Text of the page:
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Metabolic modulation of neuronal gamma-band oscillations. Pflugers Arch2018 Sep;470(9):1377-1389. doi: 10.1007/s00424-018-2156-6. Epub 2018 May 28.

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Electrical coupling between hippocampal neurons: contrasting roles of principal cell gap junctions and interneuron gap junctions. Cell Tissue Res. 2018 Aug 15. doi: 10.1007/s00441-018-2881-3. [Epub ahead of print] Review.

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Selective vulnerability of αOFF retinal ganglion cells during onset of autoimmune optic neuritis. Neuroscience. 2018 Jul 31. pii: S0306-4522(18)30515-3. doi: 10.1016/j.neuroscience.2018.07.040. [Epub ahead of print]

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Strategy for marker-based differentiation of pro- and anti-inflammatory macrophages using matrix-assisted laser desorption/ionization mass spectrometry imaging. Analyst. 2018 Jul 20. doi: 10.1039/c8an00659h. [Epub ahead of print]

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Improving electrical properties of iPSC-cardiomyocytes by enhancing Cx43 expression. J Mol Cell Cardiol. 2018 Jul;120:31-41. doi: 10.1016/j.yjmcc.2018.05.010. Epub 2018 May 16.

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Role of CD40 and ADAMTS13 in von Willebrand factor-mediated endothelial cell-platelet-monocyte interaction. Proc Natl Acad Sci U S A. 2018 Jun 12;115(24):E5556-E5565. doi: 10.1073/pnas.1801366115. Epub 2018 May 23.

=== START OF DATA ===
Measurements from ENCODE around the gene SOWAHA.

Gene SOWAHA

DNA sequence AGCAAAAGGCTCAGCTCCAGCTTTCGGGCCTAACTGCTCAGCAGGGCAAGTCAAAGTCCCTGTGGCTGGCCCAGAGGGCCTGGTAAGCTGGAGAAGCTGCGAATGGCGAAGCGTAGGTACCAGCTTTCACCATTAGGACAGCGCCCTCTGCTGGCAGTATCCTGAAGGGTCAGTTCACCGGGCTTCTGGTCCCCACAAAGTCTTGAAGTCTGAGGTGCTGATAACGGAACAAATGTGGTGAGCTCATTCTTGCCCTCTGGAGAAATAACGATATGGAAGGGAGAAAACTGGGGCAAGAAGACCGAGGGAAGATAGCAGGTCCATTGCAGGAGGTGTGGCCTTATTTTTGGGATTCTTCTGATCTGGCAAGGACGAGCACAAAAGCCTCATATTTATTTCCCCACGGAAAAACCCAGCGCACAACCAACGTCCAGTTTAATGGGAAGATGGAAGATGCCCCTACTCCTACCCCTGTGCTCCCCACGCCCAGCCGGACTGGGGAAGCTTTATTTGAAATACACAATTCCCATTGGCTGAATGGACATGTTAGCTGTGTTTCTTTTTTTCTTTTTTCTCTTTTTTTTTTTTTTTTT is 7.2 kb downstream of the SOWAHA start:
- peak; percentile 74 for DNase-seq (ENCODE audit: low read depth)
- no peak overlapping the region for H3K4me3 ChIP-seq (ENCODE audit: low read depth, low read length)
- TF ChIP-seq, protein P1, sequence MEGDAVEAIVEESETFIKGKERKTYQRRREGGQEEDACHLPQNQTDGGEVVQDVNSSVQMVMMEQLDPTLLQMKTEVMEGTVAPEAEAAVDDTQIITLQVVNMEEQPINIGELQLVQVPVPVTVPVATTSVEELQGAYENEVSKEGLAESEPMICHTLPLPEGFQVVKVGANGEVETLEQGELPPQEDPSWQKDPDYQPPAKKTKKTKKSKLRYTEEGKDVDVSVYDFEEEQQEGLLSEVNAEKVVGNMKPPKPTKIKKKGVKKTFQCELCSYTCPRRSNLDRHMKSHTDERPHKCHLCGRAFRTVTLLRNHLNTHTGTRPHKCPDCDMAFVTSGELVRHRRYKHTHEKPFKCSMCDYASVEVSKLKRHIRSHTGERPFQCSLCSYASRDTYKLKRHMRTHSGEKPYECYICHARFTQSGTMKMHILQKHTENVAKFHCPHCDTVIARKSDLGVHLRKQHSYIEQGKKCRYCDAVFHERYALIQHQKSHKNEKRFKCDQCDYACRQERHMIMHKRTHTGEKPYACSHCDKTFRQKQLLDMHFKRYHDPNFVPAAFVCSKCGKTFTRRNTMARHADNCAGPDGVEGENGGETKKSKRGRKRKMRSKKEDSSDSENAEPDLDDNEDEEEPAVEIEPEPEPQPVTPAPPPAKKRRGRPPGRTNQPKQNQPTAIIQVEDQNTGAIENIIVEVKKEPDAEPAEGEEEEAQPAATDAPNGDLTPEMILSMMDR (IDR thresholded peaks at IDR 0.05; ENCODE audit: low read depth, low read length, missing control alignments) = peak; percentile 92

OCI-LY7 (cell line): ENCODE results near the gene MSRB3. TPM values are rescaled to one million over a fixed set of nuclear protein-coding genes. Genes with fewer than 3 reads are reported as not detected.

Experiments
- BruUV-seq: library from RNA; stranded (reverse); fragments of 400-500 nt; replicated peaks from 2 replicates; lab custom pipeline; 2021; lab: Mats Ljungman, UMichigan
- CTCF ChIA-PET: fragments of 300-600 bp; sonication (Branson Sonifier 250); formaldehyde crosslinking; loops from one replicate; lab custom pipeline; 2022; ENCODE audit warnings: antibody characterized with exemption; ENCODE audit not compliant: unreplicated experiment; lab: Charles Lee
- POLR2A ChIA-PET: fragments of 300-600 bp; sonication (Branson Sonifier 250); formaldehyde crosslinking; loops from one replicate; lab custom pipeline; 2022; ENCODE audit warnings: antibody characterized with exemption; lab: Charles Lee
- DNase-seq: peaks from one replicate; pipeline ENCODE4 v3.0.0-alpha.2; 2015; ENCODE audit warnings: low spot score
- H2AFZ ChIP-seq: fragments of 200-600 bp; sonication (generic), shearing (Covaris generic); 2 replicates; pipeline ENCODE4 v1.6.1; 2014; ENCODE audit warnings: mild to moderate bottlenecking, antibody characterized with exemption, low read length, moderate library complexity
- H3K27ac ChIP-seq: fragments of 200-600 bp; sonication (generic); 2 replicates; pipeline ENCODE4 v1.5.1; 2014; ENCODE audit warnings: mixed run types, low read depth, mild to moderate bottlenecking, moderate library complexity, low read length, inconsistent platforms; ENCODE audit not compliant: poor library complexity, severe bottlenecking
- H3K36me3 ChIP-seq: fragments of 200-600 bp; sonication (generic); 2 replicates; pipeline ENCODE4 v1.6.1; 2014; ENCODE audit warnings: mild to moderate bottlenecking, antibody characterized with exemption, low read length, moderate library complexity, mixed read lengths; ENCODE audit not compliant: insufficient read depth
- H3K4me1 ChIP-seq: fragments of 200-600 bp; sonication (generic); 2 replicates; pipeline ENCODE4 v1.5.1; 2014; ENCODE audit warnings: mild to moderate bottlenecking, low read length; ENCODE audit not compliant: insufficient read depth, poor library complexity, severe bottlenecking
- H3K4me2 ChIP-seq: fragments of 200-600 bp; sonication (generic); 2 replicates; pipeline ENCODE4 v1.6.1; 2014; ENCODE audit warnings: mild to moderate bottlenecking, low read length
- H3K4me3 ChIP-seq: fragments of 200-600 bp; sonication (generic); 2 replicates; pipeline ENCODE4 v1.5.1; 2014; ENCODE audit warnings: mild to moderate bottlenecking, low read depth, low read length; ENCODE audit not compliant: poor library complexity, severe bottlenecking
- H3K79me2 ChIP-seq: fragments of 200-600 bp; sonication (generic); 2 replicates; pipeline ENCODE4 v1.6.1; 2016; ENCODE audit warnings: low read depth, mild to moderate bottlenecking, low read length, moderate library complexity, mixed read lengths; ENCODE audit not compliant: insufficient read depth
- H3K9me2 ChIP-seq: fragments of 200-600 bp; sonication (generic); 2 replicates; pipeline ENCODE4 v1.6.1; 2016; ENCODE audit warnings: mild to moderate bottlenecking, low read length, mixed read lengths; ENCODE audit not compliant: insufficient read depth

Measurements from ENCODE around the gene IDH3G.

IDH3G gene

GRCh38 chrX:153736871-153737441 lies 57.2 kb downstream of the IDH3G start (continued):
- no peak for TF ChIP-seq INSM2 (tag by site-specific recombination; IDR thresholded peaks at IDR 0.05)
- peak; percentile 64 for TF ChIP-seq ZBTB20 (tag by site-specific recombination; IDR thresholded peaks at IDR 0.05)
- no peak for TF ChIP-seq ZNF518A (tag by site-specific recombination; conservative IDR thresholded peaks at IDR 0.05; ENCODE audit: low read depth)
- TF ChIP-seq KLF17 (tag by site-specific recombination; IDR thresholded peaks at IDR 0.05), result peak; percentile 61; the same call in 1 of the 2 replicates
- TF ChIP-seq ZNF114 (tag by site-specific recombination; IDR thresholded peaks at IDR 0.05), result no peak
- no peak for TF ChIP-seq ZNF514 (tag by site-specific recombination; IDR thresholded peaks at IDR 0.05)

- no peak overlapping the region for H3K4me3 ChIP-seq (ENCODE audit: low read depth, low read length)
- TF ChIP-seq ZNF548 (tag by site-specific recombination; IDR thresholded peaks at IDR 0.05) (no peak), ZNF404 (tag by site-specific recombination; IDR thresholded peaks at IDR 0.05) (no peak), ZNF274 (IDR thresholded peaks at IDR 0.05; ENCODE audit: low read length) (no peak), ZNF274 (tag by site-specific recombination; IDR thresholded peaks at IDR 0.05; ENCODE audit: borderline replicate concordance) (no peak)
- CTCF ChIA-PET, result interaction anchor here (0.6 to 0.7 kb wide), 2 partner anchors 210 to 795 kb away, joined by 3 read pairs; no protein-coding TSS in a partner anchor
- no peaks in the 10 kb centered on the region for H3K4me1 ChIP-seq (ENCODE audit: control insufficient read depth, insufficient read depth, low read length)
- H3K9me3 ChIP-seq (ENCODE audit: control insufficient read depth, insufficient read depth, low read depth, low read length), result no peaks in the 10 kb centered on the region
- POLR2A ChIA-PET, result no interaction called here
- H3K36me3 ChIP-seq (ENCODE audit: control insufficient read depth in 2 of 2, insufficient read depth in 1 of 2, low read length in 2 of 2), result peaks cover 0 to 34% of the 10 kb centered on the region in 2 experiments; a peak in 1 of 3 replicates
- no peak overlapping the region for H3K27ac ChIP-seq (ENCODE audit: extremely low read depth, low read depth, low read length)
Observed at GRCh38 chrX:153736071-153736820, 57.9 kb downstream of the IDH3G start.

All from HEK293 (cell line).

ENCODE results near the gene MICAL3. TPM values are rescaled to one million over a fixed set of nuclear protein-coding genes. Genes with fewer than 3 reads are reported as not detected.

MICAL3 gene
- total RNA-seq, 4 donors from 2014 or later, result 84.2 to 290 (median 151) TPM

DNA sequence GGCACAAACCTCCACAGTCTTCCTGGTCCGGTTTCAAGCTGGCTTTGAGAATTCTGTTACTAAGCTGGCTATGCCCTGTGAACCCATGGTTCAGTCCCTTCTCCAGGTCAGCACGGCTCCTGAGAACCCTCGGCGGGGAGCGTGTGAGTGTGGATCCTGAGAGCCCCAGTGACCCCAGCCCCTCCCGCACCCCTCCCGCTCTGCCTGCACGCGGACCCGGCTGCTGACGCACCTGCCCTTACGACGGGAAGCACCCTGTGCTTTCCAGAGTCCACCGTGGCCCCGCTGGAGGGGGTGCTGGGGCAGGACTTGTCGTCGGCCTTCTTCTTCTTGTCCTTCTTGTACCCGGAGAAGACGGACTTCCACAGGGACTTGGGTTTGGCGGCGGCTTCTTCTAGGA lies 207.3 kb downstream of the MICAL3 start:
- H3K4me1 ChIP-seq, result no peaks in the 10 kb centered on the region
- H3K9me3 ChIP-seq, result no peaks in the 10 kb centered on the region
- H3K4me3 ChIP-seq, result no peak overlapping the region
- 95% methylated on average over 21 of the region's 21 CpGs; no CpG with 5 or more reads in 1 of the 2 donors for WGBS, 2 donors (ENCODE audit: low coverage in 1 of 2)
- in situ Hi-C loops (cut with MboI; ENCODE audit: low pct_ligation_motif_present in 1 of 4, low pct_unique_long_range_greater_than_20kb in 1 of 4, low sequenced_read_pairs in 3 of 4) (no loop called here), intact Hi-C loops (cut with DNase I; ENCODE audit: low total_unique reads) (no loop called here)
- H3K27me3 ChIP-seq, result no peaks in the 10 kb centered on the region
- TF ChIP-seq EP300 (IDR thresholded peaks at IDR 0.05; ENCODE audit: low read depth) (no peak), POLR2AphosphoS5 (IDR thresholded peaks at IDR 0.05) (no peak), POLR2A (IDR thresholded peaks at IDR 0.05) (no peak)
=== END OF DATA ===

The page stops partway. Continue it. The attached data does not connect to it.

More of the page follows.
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The VAMP-associated protein VAPB is required for cardiac and neuronal pacemaker channel function. FASEB J. 2018 Jun 7:fj201800246R. doi: 10.1096/fj.201800246R. [Epub ahead of print]

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Persistent sodium current modulates axonal excitability in CA1 pyramidal neurons. J Neurochem. 2018 Jun 4. doi: 10.1111/jnc.14479. [Epub ahead of print]

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The lncRNA CASC9 and RNA binding protein HNRNPL form a complex and co-regulate genes linked to AKT signaling. Hepatology. 2018 May 23. doi: 10.1002/hep.30102. [Epub ahead of print]

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Early Blood-Brain Barrier Disruption in Ischemic Stroke Initiates Multifocally Around Capillaries/Venules. Stroke. 2018 Jun;49(6):1479-1487. doi: 10.1161/STROKEAHA.118.020927. Epub 2018 May 14.

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Impact of carbonylation on glutathione peroxidase-1 activity in human hyperglycemic endothelial cells. Redox Biol. 2018 Jun;16:113-122. doi: 10.1016/j.redox.2018.02.018. Epub 2018 Mar 1.

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Endothelial progenitor cells accelerate endothelial regeneration in an in vitro model of Shigatoxin-2a-induced injury via soluble growth factors. Am J Physiol Renal Physiol. 2018 Mar 7. doi: 10.1152/ajprenal.00633.2017. [Epub ahead of print]


Institute of
Physiology and Pathophysiology

Heidelberg University

Im Neuenheimer Feld 326

69120 Heidelberg

Germany

Phone:+49 6221 54-4035
Fax:+49 6221 54-4038
E-mail:sekretariat.hecker@
physiologie.uni-heidelberg.de